FIG. 3 is a plan view of a tape cutting mechanism of the FIG. 1 printer;

FIG. 4 is a side view of the FIG. 3 tape cutting mechanism with a push button;

FIG. 5 is a top plan view of the FIG. 3 tape cutting mechanism;

FIG. 6A illustrates a state of operation of a scissors cam and its turnable blade driven by a motor;

FIG. 6B illustrates another state of operation of the scissors cam and its turnable blade driven by the motor;

FIG. 6C illustrates still another state of operation of the scissors cam and its turnable blade driven by the motor;

FIG. 6D illustrates a further state of operation of the scissors cam and its turnable blade driven by the motor;

FIG. 6E illustrates a still further state of operation of the scissors cam and its turnable blade driven by the motor;

FIG. 6F illustrates another different state of operation of the scissors cam and its turnable blade driven by the motor;

FIG. 7A illustrates a state of a manual cutting operation by the push button;

FIG. 7B illustrates another state of the manual cutting operation by the push button;

FIG. 7C illustrates still another state of the manual cutting operation by the push button;

FIG. 7D illustrates a further state of the manual cutting operation by the push button;

FIG. 7E illustrates a still further state of the manual cutting operation by the push button;

FIG. 7F illustrates still another state of the manual cutting operation by the push button;

FIG. 7G illustrates a further state of the manual cutting operation by the push button;

FIG. 7H illustrates a still further state of the manual cutting operation by the push button;

FIG. 8A shows a positional relationship between a guide groove and a rack pin guided in the guide groove when a printed medium is manually cut with the FIG. 7A push button, FIG. 8A corresponding to FIG. 7A;

FIG. 8B shows another positional relationship between the guide groove and the rack pin guided in the guide groove when the printed medium is manually cut with the FIG. 7A push button, FIG. 8B corresponding to FIG. 7B;

FIG. 8C shows still another positional relationship between the guide groove and the rack pin guided in the guide groove when the printed medium is manually cut with the FIG. 7C push button, FIG. 8C corresponding to FIG. 7C;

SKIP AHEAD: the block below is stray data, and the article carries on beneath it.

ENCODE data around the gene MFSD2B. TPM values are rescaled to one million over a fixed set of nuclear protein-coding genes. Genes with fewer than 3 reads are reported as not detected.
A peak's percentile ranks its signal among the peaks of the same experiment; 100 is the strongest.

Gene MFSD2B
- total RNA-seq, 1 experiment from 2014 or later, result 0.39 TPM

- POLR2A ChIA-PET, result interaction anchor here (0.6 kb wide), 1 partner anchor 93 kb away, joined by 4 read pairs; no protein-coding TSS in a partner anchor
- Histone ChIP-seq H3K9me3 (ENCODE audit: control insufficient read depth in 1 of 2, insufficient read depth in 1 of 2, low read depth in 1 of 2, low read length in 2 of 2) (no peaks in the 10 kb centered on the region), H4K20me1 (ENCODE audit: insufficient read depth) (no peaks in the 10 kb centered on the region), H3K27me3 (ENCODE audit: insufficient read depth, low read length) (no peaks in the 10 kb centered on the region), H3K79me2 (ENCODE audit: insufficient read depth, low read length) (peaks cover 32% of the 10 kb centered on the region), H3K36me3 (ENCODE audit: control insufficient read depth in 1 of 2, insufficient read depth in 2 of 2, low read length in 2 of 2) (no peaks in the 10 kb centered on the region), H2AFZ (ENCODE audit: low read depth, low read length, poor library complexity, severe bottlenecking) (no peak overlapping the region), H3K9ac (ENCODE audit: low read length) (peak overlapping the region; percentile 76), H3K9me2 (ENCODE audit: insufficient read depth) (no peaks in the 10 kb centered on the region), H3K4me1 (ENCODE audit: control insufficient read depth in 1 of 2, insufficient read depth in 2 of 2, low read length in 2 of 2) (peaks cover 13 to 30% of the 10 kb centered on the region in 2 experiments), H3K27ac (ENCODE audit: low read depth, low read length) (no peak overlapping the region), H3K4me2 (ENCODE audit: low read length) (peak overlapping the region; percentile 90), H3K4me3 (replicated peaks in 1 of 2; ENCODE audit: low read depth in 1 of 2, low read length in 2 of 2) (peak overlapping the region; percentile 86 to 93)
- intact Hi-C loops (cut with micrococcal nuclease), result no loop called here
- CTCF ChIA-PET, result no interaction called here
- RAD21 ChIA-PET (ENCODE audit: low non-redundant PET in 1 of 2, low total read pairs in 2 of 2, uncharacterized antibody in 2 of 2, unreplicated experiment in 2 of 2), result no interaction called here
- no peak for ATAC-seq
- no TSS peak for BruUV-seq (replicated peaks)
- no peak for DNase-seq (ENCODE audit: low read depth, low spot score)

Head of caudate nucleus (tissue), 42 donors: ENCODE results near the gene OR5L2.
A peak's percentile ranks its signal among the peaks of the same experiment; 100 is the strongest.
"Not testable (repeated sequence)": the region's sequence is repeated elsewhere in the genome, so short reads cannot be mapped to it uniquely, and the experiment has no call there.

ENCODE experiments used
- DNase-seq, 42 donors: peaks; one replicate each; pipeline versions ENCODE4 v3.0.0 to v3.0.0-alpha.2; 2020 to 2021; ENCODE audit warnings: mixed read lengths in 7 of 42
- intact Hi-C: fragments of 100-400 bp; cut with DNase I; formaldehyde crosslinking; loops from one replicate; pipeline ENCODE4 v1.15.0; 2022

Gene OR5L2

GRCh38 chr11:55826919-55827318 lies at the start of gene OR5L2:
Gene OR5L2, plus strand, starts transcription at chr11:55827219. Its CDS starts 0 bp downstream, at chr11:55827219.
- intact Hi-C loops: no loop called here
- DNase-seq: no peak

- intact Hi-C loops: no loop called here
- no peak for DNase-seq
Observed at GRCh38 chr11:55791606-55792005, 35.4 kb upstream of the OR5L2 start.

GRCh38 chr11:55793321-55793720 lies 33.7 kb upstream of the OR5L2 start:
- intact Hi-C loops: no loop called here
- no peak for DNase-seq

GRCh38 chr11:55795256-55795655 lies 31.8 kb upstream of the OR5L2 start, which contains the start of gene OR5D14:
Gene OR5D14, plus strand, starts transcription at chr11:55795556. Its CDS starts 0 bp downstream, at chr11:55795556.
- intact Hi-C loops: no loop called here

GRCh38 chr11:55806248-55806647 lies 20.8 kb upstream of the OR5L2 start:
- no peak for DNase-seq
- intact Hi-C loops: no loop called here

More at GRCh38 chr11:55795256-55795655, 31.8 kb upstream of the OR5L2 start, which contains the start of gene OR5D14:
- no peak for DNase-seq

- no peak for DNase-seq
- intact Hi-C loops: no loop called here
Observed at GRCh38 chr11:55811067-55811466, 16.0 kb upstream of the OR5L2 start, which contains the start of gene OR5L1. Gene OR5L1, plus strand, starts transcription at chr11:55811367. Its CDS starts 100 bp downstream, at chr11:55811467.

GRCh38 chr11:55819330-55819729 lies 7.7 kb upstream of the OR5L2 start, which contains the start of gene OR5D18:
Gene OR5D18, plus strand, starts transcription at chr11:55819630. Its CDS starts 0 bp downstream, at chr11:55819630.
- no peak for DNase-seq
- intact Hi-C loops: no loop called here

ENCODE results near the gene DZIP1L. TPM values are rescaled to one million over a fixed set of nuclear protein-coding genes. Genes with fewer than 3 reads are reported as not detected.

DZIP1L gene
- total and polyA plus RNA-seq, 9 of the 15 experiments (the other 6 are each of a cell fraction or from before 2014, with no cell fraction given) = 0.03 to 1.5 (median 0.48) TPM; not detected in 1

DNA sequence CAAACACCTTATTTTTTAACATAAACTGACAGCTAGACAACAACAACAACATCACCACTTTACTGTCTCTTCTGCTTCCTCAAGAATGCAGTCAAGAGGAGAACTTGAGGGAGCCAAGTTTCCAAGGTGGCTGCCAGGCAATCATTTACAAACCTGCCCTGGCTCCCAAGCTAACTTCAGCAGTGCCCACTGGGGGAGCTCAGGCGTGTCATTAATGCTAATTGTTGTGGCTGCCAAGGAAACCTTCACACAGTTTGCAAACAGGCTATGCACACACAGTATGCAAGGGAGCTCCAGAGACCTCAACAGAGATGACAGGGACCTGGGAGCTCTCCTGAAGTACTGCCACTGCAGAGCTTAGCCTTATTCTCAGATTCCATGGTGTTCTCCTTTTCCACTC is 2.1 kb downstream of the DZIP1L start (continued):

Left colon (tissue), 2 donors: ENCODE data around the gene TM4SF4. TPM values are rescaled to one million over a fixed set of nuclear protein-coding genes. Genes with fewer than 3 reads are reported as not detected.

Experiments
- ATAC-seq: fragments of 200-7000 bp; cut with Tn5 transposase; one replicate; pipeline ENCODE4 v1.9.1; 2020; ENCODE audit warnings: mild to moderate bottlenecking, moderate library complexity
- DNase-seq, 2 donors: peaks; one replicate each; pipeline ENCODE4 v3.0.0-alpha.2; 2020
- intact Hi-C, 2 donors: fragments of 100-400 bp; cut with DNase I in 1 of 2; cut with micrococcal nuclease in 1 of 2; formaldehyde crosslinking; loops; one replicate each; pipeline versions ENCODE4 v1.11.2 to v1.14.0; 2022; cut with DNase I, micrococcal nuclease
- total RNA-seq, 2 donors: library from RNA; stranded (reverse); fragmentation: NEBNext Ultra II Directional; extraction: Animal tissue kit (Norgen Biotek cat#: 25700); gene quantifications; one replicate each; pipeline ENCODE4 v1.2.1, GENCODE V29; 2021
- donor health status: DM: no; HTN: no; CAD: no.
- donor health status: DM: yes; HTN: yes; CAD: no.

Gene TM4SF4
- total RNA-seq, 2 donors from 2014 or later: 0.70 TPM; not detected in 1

FIG. 8D shows a further positional relationship between the guide groove and of the rack pin guided in the guide groove when the printed medium is manually cut with the FIG. 7D push button, FIG. 8D corresponding to FIG. 7D;

FIG. 8E shows a further positional relationship between the guide groove and the rack pin guided in the guide groove when a printed medium is manually cut with the FIG. 7E push button, FIG. 8E corresponding to FIG. 7E;

FIG. 8F shows a still further positional relationship between the guide groove and the rack pin guided in the guide groove when the printed medium is manually cut with the FIG. 7F push button, FIG. 8F corresponding to FIG. 7F;

FIG. 8G shows still another positional relationship between the guide groove and the rack pin guided in the guide groove when the printed medium is manually cut with the FIG. 7G push button, FIG. 8G corresponding to FIG. 7G;

FIG. 8H shows a further positional relationship between the guide groove and of the rack pin guided in the guide groove when the printed medium is manually cut with the FIG. 7H push button, FIG. 8H corresponding to FIG. 7H;

FIG. 9 is a plan view of a tape cutting mechanism of a printer of another embodiment according to the present invention;

FIG. 10 is a side view of the FIG. 9 tape cutting mechanism with a push button attached thereto;

FIG. 11 is a top plan view of the FIG. 9 tape cutting mechanism;

FIG. 12A illustrates a stage of a manual cutting operation of a printed medium by a push button of a further embodiment according to the present invention;

FIG. 12B illustrates another stage of the manual cutting operation of the printed medium by the push button of the further embodiment according to the present invention; and

FIG. 12C illustrates still another stage of the manual cutting operation of the printed medium by the push button of the further embodiment according to the present invention.

DETAILED DESCRIPTION

First Embodiment

FIG. 1 is a perspective view of a printer of a first embodiment according to the present invention. In FIG. 1, a tape cassette set and used in the printer is also shown. FIG. 2 is a plan view of the tape cassette.